Nicholas Ibarra | OBSERVER Staff Writer
Sacramento native Richard Johnson and New York native Imani Lucas were introduced at the Roberts Family Development Center in 2010. They worked closely and often talked about ideas of community and youth development.
In 2017, Johnson, 50, and Lucas, 48, conceived of United and Guided (UAG) as a way to give youth an opportunity to interact with adult figures to whom they may not otherwise have had access. Their goal was to improve kids’ mental health and well-being, while also breaking the school-to-prison pipeline and improving their community.
Their vision was realized in 2020 when they launched UAG. Their program was well received and rallied other concerned parents and community members who volunteered to help in their mission.
“We wanted to do something that was not only going to uplift young people, but then uplift their families and the community as well,” Lucas said.
UAG’s mission is to develop economic security and emotional wellness in traditionally marginalized communities through education, service learning and local ownership.
“A lot of the experiences that I had growing up as a youngster in Oak Park is why I do the work that I do,” Johnson said.
One of numerous ways they carry out this mission is through Papa Bear’s Village/Self Care Sundays. Every week, UAG visits Tahoe Park, inviting parents and their children to spend the day bonding over board games, food, sports and more. The gathering often includes dads who may have children who are adults or who live in other states, but they still come out because they know there are kids and young dads who need mentorship and support.
“It’s always been very important to me that they experience their own culture so that when they get older they are able to self-identify with who they are, since they are being raised by White people,” said Greg Rash, 63, father of adopted twins Juelz and Julzella. “Papa Bear’s Village provides a very physically and emotionally safe environment where my kids and I can go to learn and have fun. They provide a lot of support, answer a lot of questions and give a lot of positive feedback on the interactions they see between me and my children.”
Another outreach strategy they’ve implemented is conflict mediation and restorative justice, which they have been trained and certified in. This has helped them connect with Sacramento City Unified School District (SCUSD), which refers them to students who are struggling with behavioral issues and/or parents who have experienced conflict with administrators at school. These certifications have allowed UAG to get involved in minor crimes and altercations that have occurred on school campuses, assess these situations and formally address the problem instead of just punishing the students.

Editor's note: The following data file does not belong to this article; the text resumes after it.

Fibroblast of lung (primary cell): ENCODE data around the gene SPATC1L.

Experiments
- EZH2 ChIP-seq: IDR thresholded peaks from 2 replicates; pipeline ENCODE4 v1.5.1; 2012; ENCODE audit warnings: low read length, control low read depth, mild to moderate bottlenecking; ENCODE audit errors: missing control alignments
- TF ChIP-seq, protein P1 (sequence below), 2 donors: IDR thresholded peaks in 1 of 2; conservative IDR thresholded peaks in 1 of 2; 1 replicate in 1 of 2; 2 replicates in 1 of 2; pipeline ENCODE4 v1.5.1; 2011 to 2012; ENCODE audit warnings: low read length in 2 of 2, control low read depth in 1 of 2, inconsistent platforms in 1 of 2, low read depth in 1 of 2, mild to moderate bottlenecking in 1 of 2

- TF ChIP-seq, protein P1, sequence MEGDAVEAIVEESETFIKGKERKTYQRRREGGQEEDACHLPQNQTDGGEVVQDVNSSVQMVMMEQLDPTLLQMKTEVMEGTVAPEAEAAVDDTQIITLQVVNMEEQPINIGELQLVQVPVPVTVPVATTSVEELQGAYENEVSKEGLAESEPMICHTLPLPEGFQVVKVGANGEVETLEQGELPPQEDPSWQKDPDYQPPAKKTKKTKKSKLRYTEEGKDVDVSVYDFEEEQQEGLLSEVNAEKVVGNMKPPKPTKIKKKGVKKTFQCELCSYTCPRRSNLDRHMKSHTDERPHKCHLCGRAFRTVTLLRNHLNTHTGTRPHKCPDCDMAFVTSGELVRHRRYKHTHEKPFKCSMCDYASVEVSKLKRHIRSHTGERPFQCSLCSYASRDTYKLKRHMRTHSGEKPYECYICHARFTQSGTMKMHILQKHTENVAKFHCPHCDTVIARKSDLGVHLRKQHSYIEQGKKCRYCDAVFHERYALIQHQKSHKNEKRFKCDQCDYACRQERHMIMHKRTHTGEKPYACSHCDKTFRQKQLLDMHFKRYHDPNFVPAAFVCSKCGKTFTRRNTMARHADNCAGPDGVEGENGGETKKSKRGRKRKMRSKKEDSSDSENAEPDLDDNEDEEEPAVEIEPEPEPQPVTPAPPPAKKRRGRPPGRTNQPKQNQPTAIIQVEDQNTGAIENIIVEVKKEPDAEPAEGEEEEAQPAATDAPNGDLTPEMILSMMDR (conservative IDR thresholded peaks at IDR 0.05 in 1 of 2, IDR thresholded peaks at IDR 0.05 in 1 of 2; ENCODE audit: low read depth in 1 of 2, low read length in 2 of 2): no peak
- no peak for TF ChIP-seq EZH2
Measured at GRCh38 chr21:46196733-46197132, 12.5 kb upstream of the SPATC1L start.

“These punishments typically fall on Black and Brown students, thus creating that school-to-prison pipeline, which we’re trying to break,” said Lucas.
Johnson and Lucas realized the difficulty teachers and administrators faced in relating culturally to the children, especially when it came to discipline. Because they have experience in after-school programs, they were able to relate more easily to the kids and their families. This gave them an advantage when it came to understanding child behaviors and being able to communicate on how to manage them with their parents, which led to overall better behavior in school.
“A lot of situations could be resolved if the people involved could just come together in a safe space and talk it out, but it’s up to those individuals to volunteer to speak with us, ” said LaShanya Breazell, 47, who’s a conflict mediator and volunteer for UAG. “If and when they do make that attempt, everything is kept confidential and judgment-free. We are here to make sure that these individuals are heard and understood. We are not here to make decisions or suggestions on your experiences. We are trying to guide the individuals into creating their own resolutions calmly, professionally and without harm.”
UAG has been involved in seven cases to date. Its contract with SCUSD began in March.
Other UAG outreach services include:
- “Real Pop Talk,” where dads meet to discuss things they may be going through. Its development as a podcast for UAG’s Parental Equity Project is in the works;
- Virtual Career Coaching, which helps manage job and career searches; and
- “Black Fathers Inc.,” a meeting UAG invites Black fathers to participate in at 6:30 p.m. second Tuesdays.
Johnson and Lucas made sure to mention all those who co-found and support UAG, they are: Dupree Herndon, Joseph Thomas, Joslyn Thompson, Vu Tran, and Sierra Duggan.
For Johnson, a lifetime Oak Park resident, seeing the amount of support for the program is special.
“To see these dads, some of whom I know personally, and how they’ve turned their lives around and give back to the community is beautiful,” Johnson said. “We now have this network of strong Black fathers who are mentors to each other. It all started from a group of concerned, caring and loving people from the community saying, ‘How can I get involved and what can I do to help?’”
Find out more about what UAG is doing in the community and how you can participate by visiting its website. Also, see how you can support the organization. Be sure to bring the family out for Self Care Sunday to bond with family, eat and get basketball tips from Johnson and the rest of the coaches and dads starting at 10:30 a.m. Sundays at Tahoe Park.